It finally happened: After a month or so of scouting for our deer hunt with Curry, it felt like time for a family hike. This means you are in for a lot of Jack pictures. You’re welcome.
Despite the fact that Momma Bear is a really good sport about hiking, taking the family along does limit our options a little bit. We wanted something easy, but fun, preferably with good views. The Cabin Loop is currently on fire, so Houston Brothers was out. We did Horton Creek the last time we went on a family hike. The absurd heatwave we’ve been stuck in made Deer Creek, Sycamore Canyon, and West Fork of Oak Creek too warm for my blood. After a couple of hours frantically looking over all my maps, I settled on a part of the state I’d never really visited: Ramsey Canyon.
Nestled in far (far, far) southern Arizona, Ramsey Canyon is a small preserve tucked into the unbelievably rough mountains of the Arizona/Mexico boarder. Operated by The Nature Conservancy, the area is famous for its bird watching and has picturesque desert stream. Best of all, the trails within the preserve are easy and guided nature walks are offered for those interested. So in summary: water, wildlife, and easy walking. Perfect family hike.
Tucson is right on the way to Ramsey Canyon, we gave our friend Katy a call to see if she wanted to tag along. She’s new to Arizona, and with the weather cooling down it seemed time to show here that the entire state isn’t an oven. We rolled into the parking lot right around 8:30.
The trail was nice and wide, with a slight uphill grade. We tried out the guided walk, but it was a little too slow for a toddler. Regardless, Jack started out impressed.
But soon he decided that walking uphill was hard and he kept trying to run back downhill. This required constant attention from Momma Bear.
Eventually we got sick of running back and forth to catch Jack, so he was transported into the baby carrier. Continuing up the hill, Ramsey really came into its own. First, with a couple of rutting coues deer.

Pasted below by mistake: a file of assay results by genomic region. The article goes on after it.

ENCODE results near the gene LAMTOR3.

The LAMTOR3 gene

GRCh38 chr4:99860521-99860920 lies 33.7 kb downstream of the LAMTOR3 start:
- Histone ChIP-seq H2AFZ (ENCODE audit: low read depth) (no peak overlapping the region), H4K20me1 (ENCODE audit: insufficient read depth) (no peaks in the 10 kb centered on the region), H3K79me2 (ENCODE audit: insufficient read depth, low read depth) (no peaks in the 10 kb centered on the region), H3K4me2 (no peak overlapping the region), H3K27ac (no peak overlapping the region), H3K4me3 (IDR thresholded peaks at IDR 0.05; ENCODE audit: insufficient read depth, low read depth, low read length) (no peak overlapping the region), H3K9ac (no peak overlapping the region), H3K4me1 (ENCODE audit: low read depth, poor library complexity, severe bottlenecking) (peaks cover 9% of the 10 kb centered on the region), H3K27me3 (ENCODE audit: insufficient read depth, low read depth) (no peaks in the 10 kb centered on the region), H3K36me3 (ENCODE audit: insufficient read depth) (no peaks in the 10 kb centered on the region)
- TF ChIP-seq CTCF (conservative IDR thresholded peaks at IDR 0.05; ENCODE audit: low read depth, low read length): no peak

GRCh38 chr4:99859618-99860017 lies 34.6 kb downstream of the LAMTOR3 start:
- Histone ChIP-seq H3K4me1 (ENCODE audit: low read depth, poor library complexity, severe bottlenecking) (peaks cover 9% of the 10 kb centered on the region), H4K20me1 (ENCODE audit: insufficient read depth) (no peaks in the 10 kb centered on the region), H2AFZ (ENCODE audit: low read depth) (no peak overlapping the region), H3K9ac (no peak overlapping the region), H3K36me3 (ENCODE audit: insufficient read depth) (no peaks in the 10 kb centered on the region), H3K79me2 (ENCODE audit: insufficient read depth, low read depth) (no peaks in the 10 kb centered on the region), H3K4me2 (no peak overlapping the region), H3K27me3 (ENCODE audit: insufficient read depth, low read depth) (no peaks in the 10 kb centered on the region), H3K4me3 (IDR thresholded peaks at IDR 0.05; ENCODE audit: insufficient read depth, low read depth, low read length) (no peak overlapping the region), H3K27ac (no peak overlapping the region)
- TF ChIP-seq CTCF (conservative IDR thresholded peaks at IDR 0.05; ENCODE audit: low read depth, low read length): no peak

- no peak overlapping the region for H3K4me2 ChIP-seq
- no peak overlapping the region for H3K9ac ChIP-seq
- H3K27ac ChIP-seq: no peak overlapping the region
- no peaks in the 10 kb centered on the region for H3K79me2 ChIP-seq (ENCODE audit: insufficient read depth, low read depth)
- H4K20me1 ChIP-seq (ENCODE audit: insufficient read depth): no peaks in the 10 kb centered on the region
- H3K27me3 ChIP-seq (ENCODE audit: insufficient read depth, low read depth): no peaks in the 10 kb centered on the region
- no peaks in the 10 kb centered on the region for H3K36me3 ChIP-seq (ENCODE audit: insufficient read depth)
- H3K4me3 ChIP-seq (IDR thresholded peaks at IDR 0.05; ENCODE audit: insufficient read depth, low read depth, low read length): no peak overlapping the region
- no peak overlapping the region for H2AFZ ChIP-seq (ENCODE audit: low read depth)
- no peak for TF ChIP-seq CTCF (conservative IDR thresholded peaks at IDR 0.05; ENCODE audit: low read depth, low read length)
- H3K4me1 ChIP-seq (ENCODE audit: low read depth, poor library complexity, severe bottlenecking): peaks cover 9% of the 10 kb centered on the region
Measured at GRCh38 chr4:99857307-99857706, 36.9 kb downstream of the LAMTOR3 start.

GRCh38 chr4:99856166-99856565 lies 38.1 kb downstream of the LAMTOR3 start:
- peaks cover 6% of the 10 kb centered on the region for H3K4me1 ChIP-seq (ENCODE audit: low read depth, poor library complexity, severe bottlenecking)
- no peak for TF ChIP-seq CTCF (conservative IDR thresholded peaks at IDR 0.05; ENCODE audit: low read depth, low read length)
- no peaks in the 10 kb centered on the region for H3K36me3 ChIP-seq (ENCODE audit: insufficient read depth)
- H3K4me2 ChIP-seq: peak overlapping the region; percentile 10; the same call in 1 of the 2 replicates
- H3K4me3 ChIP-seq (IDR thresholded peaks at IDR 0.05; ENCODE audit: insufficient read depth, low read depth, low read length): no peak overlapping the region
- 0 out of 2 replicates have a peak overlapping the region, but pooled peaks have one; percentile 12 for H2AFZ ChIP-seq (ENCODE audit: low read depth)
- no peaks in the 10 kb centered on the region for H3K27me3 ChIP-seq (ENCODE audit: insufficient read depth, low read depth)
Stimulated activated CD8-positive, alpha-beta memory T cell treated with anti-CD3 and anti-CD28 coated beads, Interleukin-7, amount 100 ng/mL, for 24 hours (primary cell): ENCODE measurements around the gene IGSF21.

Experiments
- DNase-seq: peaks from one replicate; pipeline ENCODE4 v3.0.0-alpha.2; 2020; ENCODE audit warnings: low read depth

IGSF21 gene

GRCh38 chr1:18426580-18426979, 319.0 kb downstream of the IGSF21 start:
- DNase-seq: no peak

And a little further with a doe and yearling.
About half a mile in the main trail diverges from the creek and begins climbing.
Really, really, really climbing. Immediately I could see the sweat on Momma Bear’s face and knew things did not bode well.
There were a couple of nice views near the top, but probably not worth the effort with the family in tow. All this adventuring proved to be too much for the Jackamundi.
On our way back down we saw even more wildlife, including a big group of turkeys.
And the views were spectacular.
Jack continued to find all this exhausting.
But back down at the visitors’ center, he finally woke back up and discovered his new favorite thing: bridges.
I’M IN THE AIR, BUT NOT FALLING.
After twenty minutes or so, it was time to head home. I pulled him away from the bridge, and he threw a fit so loud that no deer will visit Ramsey Canyon for decades. Sorry, every future visitor.
Still, it was a near perfect day. Grad school, especially the end of grad school, can take a lot out of you. It’s a grind that’s hard to describe to anyone who hasn’t experienced it. A few hours on a small stream, with my wife, my son, and our friend was just enough to make it all disappear for a little while. Sure, it wasn’t my biggest adventure, but sometimes you don’t need big. Sometimes you need quiet and slow. It was just what the doctor ordered.
Disclaimer: This post, and all posts on LesserPlaces, may contain affiliate links– links that allow me to receive a small kickback at no additional cost to you when you shop through them. This is how we keep the lights on.
Don’t forget you can follow Lesser Places by email, or on Twitter, Tumblr, and Instagram using the menu at the top of the page. Or, you could click the links below to share with your friends directly. Or, copy and paste the URL someplace you think people will find it useful. Or, print the story, place it in a nice envelope, and send it to one of your friends. Basically we support any way you want to share. No, we aren’t above begging.
Max Wilson is a graduate student studying ecology at Arizona State University. He writes here at Lesser Places, occasionally for Backpacker.com, and even more occasionally for scientific journals. You can follow him on twitter @maxomillions.